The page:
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QWERTY

This term is used to describe a standard (Latin alphabet-based) keyboard. Why? Because the first six keys in the upper-left part of the keyboard spell out Q-W-E-R-T-Y. I suppose you could call it a QWERTYUIOP keyboard, but QWERTY is a lot easier to say. In case you are wondering why the QWERTY keyboard is arranged like it is, the original reason was to reduce the jamming of typebars in typewriters as they moved to strike the paper.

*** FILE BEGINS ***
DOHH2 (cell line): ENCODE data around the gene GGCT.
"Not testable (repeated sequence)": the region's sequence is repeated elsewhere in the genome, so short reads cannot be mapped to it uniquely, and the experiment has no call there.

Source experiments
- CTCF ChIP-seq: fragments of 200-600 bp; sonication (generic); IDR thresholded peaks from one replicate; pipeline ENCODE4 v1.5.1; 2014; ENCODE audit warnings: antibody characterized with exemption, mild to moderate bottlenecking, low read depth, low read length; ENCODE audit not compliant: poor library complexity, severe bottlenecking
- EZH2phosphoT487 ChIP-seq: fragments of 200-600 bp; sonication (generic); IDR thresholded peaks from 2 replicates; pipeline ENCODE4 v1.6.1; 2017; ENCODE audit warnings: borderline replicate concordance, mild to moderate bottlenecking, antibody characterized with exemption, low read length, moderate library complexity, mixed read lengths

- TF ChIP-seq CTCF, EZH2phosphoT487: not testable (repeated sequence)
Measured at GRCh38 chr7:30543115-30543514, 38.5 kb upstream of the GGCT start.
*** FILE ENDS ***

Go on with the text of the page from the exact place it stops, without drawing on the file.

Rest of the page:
In 1932, August Dvorak developed what was intended to be a more efficient keyboard, in which he placed the vowels and the five most common consonants in the middle row, based on the idea that an alternating rhythm would be established between the right and left hands. Though the keys on the Dvorak keyboard were more efficienty arranged, it was and still is too much of a pain for people to switch from the familiar QWERTY arrangement. So, it looks like we're stuck with what we have. Sorry Dvorak.

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